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Week of 27 May 2019: Coming changes in Energy Consumption

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Land-grant colleges and universities were funded by the Morrill Acts (1862 and 1890). The beginning of the agricultural revolution in the United States approximates these acts. When I say "the agricultural revolution" I am referring to the phenomenal improvement in the productivity of agriculture that has occurred from the mid-19th century until today. We need go no further than note that at the beginning of this period, over 98% of the population was engaged in agriculture, today less than 2% is, despite massive growth in the number of mouths to feed.

Agriculture has always been ahead of industry in efficiency improvements. For many years now, agriculture has been using the power of big computing, along with various sensors, to bring a new boost to efficiency. Tractors pulling planters are guided within 1-inch variation via GPS with no humans touching the steering wheel. Sensors record the application of seed and fertilizer to a point of ever smaller resolution. Harvesting machinery use this same data to record harvests to the same resolution and in turn, put the data into next year's planting plan to ever improve and hence miserly apply nutrients based on the previous year's harvest--just what is needed, just where it is needed. Gone are the days of broadcast applications based on average conditions.

We are just beginning to see these kinds of efficiencies applied to the pulp and paper industry and its ancillary components (printing, box making, tissue converting).

Don't despair--help is coming.

This help is coming in the form of the "Internet of Things" or, in manufacturing parlance, "Industry 4.0." Paperitalo Publications saw this coming early and has launched a monthly newsletter, "Industree 4.0" (our own trademark pending name to recognize our focus on the pulp and paper industry). Suppliers are recognizing this coming revolution, too--SAP (yes, that SAP) has partnered with Paperitalo Publications to communicate their own concepts and offerings in this area directly to you.

*** has hundreds of registrants! [03.01.19]


In general, what do we see coming for the pulp and paper industry? The same types of resolution of understanding of discreet processes (that is, similar to agriculture) where the application of additives, thermal energy, vacuum and other cost components can be done with precision and miserliness, thus avoiding the over application currently practiced to compensate for lack of knowledge. Sensors, big data, and sophisticated analyses will squeeze the addition of other materials to the cellulose fiber in ways we have never seen before.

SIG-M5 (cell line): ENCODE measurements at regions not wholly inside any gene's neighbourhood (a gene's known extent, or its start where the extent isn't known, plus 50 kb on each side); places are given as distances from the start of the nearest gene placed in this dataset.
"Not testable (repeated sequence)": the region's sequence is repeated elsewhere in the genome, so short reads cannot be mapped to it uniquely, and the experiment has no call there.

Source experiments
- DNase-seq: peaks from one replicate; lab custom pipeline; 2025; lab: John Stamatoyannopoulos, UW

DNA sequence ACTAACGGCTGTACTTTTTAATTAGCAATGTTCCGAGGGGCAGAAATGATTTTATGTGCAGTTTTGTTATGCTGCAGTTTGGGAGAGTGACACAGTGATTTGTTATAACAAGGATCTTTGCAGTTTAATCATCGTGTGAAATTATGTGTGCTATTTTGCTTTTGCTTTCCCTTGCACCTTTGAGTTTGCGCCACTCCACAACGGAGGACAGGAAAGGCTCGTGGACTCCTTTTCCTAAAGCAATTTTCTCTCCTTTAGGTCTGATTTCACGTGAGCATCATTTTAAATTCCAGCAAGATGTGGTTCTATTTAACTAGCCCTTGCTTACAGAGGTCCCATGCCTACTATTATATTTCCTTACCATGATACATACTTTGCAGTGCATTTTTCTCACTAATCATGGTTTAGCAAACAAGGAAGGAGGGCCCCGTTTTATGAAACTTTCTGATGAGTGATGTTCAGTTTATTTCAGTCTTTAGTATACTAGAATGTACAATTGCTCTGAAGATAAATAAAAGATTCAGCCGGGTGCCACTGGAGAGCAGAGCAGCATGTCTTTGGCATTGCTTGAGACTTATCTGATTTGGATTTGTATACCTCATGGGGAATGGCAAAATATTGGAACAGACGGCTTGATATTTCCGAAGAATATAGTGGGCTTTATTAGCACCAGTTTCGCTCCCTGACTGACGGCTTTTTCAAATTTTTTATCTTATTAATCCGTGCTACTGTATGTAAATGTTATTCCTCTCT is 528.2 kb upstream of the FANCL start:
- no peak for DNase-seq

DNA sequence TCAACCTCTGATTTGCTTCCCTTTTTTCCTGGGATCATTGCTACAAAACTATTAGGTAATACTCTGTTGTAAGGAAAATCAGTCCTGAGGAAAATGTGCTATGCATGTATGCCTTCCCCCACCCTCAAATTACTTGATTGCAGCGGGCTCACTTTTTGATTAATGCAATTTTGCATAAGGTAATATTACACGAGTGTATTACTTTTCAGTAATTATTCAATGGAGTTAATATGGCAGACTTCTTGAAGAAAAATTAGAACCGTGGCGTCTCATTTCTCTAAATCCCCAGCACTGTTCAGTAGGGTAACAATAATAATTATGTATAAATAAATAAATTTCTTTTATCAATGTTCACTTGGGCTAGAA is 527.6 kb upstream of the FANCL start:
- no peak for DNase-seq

Think of it, we only want to take the cellulose fiber and make it into a certain grade of paper. Everything we add to this fiber is a cost. This includes steam, various additives, electrical energy, vacuum to take away what we just added (such as water) and so forth and so on. In the past we have known no better way than the gross application of everything because our real time resolution on the process has been so "grainy."

Here at Paperitalo Publications, our sister organization, the Light Green Machine Institute has been working for nearly ten years to lighten the machinery load and consequently some components of the energy load. The Internet of Things, or Industry 4.0, is about to burst on the scene with ways to improve efficiency that we have never seen before, and it will do so through finer resolution, finer understanding of what goes on in our processes. This will affect our energy requirements in the future in ways we have never understood and hence never been able to apply. I think this is about to happen very quickly, putting pressure on older mills to adopt and adapt quickly in order to stay competitive.

We just may catch agriculture yet.

For safety this week, if we can see more with sensors, that will mean we humans will not have to get as close to the process. Sounds like a safety improvement to me.

Be safe and we will talk next week.

___________________ has taken off like a rocket! Over fifty jobs are posted, in many interesting categories. These jobs are in at least ten different US states. [06.19.19]


Employers are on board with There are nearly thirty employers located in fifteen different US states and two other countries. [06.19.19]


Other interesting stories:

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